Police and Crime Commissioners – who are they and what do they do?

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Background

Police and Crime Commissioners (PCCs) replaced police authorities in each police force area in England and Wales (outside of London) under the Police Reform and Social Responsibility Act 2011. Their introduction followed calls for making the oversight of policing more democratic. The idea first appeared in a pamphlet by Douglas Carswell, who called for “elected sheriffs”, before it appeared in the Conservative manifesto for the 2010 election. At the time, the critics opposed the idea suggesting that a directly elected position run the risk of politicising policing. Moreover, it has been argued that the accountability of the PCCs to the public may be hampered by low levels of understanding about the role and responsibilities of the elected officials.

In addition, the social mandate of the role has not been as strong as initially hoped due to a poor election turnout. In the first elections for the newly formed post, held in November 2012, there was a record low turnout at a non-local government election in the UK with 15.1. In the most recent election in 2016 turnout averaged 26.6 per cent. In Wales, the turnout was much higher than in England with 44.4 per cent (based on valid votes), which can be linked to the fact that elections to the National Assembly took place at the same time, and the turnout in both elections was broadly similar.

What do PCCs do?

The core functions of PCCs are:

  • Appointing the Chief Constable, and holding him or her to account for running of the force;
  • If necessary, suspending the Chief Constable or calling on him or her to retire or resign;
  • Setting out a 5 year Police and Crime Plan, in consultation with the Chief Constable, determining local policing priorities; and
  • Setting the annual local precept and annual force budget.

Although the role of PCCs is to set a strategic direction of the force, they must not influence the operational independence which is a prerogative of Chief Constables. The distinction between an operational issue and a strategic matter, however, is not easily defined. As the Policing Protocol Order 2011 states:

The PCC and Chief Constable must work together to safeguard the principle of operational independence, while ensuring that the PCC is not fetter in fulfilling their statutory role. The concept of operational independence is not defined in statue, and (…), by its nature, is fluid and context-driven.

Therefore, PCC’s success relies in part on a good working relationship with the force’s Chief Constable. It is especially important given PCCs’ power to remove Chief Constables, which has been surrounded by some controversy. For example, in 2013 the Chief Constable of Gwent Police took an early retirement following a request from the then PCC to leave. A report by the House of Common’s Home Affairs Committee published in 2014 recommended that the legislation should be amended to require PCCs to present grounds on which they wish to suspend or remove chief constables. The Committee also voiced its concern about the lack of proper scrutiny of the process.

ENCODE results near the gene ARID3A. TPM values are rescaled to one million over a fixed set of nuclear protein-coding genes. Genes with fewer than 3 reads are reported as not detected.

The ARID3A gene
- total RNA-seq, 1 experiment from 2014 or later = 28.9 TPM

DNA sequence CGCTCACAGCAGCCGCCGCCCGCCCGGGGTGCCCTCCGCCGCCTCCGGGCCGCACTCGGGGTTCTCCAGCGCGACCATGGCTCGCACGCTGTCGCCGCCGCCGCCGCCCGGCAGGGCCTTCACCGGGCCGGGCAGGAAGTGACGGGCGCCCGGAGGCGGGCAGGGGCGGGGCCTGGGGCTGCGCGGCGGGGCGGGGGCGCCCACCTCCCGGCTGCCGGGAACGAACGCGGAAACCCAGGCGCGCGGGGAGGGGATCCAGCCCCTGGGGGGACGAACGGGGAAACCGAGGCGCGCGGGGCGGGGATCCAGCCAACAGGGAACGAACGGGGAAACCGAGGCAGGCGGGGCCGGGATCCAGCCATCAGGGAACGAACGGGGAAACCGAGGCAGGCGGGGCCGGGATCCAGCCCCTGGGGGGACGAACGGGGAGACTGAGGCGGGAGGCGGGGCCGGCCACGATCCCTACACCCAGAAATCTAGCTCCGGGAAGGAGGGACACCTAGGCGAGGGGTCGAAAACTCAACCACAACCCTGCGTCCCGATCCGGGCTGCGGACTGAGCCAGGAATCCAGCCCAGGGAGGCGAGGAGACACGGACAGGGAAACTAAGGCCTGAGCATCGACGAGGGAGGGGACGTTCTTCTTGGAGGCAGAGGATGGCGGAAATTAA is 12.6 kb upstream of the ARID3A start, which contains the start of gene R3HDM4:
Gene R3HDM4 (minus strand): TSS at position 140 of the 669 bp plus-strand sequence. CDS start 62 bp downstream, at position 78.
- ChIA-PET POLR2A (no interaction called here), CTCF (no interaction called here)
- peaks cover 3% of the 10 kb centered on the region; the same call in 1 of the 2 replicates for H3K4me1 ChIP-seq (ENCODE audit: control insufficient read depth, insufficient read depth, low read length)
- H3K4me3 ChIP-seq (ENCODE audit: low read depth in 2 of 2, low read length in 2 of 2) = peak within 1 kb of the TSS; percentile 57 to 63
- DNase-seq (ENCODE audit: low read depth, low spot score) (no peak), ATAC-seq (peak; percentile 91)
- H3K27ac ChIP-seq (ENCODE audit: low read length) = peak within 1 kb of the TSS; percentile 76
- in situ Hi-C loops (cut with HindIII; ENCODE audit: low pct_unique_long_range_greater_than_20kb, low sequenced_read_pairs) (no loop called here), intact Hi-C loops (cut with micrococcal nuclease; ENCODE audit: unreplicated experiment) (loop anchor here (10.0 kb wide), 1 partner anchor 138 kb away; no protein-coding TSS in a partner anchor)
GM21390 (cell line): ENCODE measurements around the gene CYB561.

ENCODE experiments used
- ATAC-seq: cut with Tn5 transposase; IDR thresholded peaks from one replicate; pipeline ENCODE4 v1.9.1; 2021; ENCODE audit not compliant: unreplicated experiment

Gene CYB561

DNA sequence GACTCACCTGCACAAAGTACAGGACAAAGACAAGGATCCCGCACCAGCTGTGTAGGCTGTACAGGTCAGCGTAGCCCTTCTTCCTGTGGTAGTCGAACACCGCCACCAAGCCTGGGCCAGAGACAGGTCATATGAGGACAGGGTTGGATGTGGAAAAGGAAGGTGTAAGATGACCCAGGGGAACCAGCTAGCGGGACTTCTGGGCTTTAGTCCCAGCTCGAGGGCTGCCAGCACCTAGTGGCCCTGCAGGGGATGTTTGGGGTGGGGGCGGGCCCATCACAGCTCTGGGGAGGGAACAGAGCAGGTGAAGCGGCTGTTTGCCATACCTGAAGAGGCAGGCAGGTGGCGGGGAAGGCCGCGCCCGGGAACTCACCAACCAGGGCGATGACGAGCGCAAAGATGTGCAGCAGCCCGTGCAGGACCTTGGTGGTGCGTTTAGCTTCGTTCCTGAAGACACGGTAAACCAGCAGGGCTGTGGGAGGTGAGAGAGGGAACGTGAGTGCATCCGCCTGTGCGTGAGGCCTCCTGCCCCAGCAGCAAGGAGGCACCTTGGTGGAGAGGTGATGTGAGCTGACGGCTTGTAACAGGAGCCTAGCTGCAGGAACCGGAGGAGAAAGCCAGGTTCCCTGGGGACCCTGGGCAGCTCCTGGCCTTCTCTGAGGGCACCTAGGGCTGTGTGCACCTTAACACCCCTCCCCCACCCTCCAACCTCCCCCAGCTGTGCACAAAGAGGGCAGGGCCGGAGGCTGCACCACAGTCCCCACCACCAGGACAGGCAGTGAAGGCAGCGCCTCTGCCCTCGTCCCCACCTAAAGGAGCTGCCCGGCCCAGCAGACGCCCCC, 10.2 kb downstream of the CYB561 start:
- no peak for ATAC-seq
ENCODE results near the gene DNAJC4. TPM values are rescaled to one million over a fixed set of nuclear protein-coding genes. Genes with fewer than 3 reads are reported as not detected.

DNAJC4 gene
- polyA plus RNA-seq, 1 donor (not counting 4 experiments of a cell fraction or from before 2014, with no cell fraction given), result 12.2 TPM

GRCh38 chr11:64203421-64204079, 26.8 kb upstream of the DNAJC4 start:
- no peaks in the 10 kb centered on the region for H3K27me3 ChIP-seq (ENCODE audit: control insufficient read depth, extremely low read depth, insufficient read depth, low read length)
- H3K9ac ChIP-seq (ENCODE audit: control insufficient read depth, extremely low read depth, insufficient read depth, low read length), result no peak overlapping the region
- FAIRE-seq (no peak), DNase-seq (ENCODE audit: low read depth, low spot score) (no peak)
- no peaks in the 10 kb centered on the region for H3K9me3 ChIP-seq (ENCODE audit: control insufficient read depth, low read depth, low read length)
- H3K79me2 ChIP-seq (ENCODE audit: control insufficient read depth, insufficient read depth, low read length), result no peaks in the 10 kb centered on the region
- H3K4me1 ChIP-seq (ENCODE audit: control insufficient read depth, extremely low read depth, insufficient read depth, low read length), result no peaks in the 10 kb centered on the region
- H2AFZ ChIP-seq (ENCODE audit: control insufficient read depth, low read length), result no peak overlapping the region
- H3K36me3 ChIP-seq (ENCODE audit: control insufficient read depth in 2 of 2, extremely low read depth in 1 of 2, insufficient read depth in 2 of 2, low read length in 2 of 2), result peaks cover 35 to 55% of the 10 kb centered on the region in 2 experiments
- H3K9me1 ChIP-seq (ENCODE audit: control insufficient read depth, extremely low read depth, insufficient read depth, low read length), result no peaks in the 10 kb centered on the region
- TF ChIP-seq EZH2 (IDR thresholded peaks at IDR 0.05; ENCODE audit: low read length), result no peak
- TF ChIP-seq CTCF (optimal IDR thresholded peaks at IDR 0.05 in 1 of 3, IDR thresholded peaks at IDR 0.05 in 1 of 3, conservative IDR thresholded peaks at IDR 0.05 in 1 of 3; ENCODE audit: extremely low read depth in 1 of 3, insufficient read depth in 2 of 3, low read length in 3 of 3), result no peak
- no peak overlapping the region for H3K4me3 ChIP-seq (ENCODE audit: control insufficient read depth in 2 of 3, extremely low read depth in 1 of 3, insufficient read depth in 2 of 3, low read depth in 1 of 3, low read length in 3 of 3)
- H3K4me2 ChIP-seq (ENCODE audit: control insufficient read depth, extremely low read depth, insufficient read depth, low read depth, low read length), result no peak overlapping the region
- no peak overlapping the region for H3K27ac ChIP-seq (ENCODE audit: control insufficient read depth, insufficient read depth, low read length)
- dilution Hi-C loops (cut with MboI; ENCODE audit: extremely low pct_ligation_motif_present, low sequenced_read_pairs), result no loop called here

PCCs are scrutinised by Police and Crime Panels (PCPs), which are formed of representatives from local authorities as well as at least two independent co-opted members. It is worth noting that following the rejection of legislative consent motion to the Policing and Social Responsibility Bill by the Third Assembly, PCPs in Wales are established by the Secretary of State rather than local authorities, as it is the case in England. During the latest UK parliamentary inquiry into PCCs in 2016, Ron Ball, the Police and Crime Commissioner for Warwickshire Police highlighted in the evidence he submitted to the Commons Select Committee that the relationship between PCCs and PCPs can be full of tensions, with PCPs assuming more critical than supportive stance.

Funding

Police and Crime Commissioners are in charge of setting the annual force budget. Funding comes from a number of sources, including the Home Office Police Grant, the Welsh Government grant and council tax precept. More information about police funding can be found in a blog post about the debate on the Final Police Settlement 2017-18.

In Wales, police precepts, the levels of which are determined annually by each PCC and which are collected on their behalf by local authorities with council tax, have proven an important source of income. In 2015-16, 37 per cent of Welsh police funding came from council tax, compared with an average 24 per cent in England.